Chip-And-PIN Breach: Bluetooth, Burned Hole In Back Of Card Reader

For those who are arguing that Chip-and-PIN represents the gold standard in card security, there was a cold splash of reality this week. Four fraudsters from London were sentenced to jail for their parts in a nine-month string of thefts that netted almost $1.1 million by tampering with Chip-and-PIN card readers at gas stations. According to a BBC report, the group burned a small hole in the back of each reader and then inserted a memory device and BlueTooth reader that allowed it to capture information and then clone customers' cards.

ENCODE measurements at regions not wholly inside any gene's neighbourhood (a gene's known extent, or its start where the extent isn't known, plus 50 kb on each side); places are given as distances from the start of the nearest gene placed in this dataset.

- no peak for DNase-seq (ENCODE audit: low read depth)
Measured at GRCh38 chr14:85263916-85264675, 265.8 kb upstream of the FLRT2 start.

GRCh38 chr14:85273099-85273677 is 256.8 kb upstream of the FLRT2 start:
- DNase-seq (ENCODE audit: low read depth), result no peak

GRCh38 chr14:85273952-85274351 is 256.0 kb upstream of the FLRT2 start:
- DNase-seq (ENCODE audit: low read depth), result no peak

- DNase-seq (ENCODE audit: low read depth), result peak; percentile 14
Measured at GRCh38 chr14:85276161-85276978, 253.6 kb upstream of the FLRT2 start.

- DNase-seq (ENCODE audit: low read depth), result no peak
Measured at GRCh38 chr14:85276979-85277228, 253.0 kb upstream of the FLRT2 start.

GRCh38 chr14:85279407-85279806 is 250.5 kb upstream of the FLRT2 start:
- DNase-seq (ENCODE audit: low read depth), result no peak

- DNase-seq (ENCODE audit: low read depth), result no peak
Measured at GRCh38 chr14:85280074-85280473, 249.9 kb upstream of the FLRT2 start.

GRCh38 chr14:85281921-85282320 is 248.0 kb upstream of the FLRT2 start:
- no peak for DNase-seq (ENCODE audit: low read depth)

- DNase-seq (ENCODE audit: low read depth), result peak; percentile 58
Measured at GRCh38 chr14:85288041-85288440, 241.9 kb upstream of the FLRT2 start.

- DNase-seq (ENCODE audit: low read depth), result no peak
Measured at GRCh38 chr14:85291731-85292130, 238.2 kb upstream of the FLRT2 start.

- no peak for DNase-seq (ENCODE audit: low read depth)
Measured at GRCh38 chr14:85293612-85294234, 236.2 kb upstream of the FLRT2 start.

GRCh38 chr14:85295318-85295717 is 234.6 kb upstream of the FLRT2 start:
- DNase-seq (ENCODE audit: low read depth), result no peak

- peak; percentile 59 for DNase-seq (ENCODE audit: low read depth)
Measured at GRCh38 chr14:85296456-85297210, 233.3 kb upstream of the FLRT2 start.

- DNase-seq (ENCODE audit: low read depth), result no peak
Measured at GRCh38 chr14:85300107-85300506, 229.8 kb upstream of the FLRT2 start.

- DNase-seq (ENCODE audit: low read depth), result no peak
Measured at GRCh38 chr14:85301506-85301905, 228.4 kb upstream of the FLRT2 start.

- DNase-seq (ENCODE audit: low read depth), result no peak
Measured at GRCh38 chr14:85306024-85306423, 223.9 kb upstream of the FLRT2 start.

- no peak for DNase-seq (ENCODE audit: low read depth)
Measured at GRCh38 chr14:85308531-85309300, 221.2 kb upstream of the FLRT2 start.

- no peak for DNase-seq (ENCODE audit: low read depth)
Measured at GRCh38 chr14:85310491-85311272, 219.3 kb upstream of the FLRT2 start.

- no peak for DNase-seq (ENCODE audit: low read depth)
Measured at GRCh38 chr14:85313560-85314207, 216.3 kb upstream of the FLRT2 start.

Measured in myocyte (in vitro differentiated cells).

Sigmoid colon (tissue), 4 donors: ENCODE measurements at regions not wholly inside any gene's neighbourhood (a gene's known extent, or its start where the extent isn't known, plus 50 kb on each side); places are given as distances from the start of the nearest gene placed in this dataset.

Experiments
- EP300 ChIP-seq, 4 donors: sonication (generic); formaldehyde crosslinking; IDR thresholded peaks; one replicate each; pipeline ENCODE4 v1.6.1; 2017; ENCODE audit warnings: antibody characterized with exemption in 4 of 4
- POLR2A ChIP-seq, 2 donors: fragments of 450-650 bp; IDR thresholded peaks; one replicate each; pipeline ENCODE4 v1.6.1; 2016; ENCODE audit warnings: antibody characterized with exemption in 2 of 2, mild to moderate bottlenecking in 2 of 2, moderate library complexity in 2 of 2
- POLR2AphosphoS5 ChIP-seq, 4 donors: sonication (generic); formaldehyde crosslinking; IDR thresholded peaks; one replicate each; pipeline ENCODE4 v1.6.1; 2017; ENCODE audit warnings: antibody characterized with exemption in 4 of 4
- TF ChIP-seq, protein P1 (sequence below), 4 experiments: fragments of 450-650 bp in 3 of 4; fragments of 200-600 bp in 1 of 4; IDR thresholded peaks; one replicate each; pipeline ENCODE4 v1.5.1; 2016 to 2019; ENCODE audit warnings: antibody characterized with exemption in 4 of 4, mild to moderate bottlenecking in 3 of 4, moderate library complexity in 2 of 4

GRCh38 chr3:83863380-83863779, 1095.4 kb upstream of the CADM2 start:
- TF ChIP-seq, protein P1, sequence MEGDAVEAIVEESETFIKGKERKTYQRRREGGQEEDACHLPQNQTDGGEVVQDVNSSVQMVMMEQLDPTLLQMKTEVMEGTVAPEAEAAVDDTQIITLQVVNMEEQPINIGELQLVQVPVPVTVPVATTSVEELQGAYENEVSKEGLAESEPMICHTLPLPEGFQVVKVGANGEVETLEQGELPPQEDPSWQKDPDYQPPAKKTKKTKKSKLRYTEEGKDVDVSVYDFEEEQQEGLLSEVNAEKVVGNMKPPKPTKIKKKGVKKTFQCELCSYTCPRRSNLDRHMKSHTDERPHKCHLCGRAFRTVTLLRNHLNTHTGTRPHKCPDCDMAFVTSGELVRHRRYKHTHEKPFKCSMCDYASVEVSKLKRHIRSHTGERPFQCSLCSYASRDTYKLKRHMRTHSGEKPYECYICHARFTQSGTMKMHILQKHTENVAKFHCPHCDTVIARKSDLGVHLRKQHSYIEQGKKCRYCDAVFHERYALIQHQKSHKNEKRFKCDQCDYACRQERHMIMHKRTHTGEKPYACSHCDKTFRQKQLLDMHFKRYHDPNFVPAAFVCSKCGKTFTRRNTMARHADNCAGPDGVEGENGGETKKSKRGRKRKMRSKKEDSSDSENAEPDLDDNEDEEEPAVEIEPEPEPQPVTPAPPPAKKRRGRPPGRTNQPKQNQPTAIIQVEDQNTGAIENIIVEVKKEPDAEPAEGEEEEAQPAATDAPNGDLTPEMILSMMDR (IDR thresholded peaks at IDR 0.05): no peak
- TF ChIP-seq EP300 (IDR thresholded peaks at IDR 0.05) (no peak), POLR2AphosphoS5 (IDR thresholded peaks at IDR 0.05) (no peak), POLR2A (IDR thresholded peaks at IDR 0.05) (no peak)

One gas station owner saw business drop by 47 percent once customers realized money was being taken from their accounts after visiting the station. The gang's 29-year-old leader, software engineer Theogenes De Montford, was arrested with information from 35,000 cards on his laptop--7,000 of them from a single gas station.

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